A new interactive map that allows users to explore changes in sea level worldwide over five decades has been launched by the UK’s Permanent Service for Mean Sea Level (PSMSL).
The PSMSL, operated by the National Oceanography Centre under the auspices of the International Council for Science, is the global databank for sea-level change information. Established in 1933, it is largely thanks to PSMSL’s dataset that we are able to assess the sea-level changes of the last century.
The Anomalies Map, generated from a worldwide network of tide gauges, demonstrates how sea level varies from year to year when compared with the long-term average at a particular site, calculated over the period from 1960 to 1990. Moving a slider along the time line at the bottom of the map shows how, at some locations, sea level can vary by over 20 centimeters from year to year.
On first loading the web page showing the sea level anomalies, the background trend at each tide gauge is not removed, so a majority of the early years shown (the 1950s) are dominated by blue colors showing negative anomalies and the later years by red colors showing positive anomalies as the average global sea level rises.
There are some notable exceptions to this pattern; for example, the land along the Baltic coasts of northern Sweden and Finland is uplifting as the Earth continues to recover from the collapse of the large ice sheets that covered the region during the last ice age. This causes sea level, measured by tide gauges, to decrease. Thus, the anomalies in that region go from red to blue over the time span of the data. This background trend can be removed at each site, using a tick box below the map.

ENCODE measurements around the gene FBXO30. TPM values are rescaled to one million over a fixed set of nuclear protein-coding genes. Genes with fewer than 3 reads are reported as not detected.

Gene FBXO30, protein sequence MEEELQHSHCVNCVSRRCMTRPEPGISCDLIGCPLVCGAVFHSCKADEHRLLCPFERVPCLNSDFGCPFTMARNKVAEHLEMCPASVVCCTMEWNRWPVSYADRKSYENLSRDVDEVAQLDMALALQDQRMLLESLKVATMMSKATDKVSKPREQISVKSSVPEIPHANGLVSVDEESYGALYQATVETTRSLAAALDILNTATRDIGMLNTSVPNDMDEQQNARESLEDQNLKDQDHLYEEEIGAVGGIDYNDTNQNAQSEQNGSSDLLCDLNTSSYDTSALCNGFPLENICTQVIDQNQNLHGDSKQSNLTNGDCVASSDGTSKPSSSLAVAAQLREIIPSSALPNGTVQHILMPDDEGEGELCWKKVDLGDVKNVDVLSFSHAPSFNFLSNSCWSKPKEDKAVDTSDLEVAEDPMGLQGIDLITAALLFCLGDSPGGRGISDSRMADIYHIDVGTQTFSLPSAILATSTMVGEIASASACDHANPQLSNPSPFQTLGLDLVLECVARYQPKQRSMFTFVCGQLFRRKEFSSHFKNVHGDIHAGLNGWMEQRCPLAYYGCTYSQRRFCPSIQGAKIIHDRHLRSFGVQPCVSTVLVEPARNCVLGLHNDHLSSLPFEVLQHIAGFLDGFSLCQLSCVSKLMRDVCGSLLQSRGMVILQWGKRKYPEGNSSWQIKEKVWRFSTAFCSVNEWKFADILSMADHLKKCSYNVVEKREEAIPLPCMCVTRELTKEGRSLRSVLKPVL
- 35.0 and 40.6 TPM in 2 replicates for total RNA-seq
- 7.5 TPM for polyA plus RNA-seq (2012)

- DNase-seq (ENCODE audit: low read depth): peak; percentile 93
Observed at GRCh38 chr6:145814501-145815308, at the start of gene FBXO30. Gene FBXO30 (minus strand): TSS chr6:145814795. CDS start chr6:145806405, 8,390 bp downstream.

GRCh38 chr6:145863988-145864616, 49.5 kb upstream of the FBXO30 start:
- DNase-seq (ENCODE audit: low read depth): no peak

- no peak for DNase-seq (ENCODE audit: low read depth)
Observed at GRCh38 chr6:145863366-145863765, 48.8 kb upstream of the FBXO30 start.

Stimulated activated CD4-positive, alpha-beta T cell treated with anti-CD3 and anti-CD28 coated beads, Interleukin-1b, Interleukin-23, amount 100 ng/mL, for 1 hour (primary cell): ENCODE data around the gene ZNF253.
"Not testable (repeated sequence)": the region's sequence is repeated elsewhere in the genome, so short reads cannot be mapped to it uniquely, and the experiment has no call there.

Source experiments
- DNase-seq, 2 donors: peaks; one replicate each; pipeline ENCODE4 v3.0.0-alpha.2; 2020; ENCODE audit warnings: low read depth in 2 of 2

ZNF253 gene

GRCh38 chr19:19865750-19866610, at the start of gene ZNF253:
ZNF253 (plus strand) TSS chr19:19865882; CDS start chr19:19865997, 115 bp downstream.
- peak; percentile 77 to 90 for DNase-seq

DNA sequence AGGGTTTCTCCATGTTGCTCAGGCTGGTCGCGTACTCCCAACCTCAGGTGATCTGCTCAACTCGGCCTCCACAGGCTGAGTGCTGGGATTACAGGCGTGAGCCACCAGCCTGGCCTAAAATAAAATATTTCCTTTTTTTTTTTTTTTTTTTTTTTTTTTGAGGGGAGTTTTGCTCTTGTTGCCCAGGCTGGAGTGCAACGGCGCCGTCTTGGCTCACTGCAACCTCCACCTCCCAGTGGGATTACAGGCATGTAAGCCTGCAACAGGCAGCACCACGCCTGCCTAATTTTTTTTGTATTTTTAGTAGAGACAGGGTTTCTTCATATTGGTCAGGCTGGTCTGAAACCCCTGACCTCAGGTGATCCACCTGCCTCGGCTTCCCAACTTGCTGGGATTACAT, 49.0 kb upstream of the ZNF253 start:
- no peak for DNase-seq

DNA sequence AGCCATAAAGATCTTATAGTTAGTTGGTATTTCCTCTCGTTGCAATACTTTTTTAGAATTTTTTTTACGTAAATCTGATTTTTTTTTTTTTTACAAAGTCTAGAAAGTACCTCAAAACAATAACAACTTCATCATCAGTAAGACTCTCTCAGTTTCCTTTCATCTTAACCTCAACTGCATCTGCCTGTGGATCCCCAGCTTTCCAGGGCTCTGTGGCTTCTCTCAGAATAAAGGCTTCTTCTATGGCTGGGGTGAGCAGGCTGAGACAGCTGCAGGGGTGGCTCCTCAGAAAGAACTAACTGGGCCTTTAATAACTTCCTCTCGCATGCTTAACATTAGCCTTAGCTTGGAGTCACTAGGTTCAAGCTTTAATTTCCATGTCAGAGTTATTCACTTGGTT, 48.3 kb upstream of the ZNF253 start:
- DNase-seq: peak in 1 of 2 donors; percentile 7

The trends can be explored more thoroughly using the PSMSL’s Trend Explorer released earlier this year.
PSMSL’s Director, Dr Lesley Rickards, said: “This map lets users see how the estimate of a constant change in time or, in other words, a trend, for each tide gauge record depends upon the period of the data used in the calculation. Zooming out to show the world, it becomes clear that the vast majority of the sites are red, indicating a sea level rise.”
It is interesting to note the change in geographic coverage of the data over time. By choosing the entire time span available – from 1900 to 2010 – users can observe the lack of data covering this period in the Southern Hemisphere and western Pacific. More data is available if the start date is moved up to 1950, but unfortunately there is still a lack of geographic coverage in the Southern Hemisphere.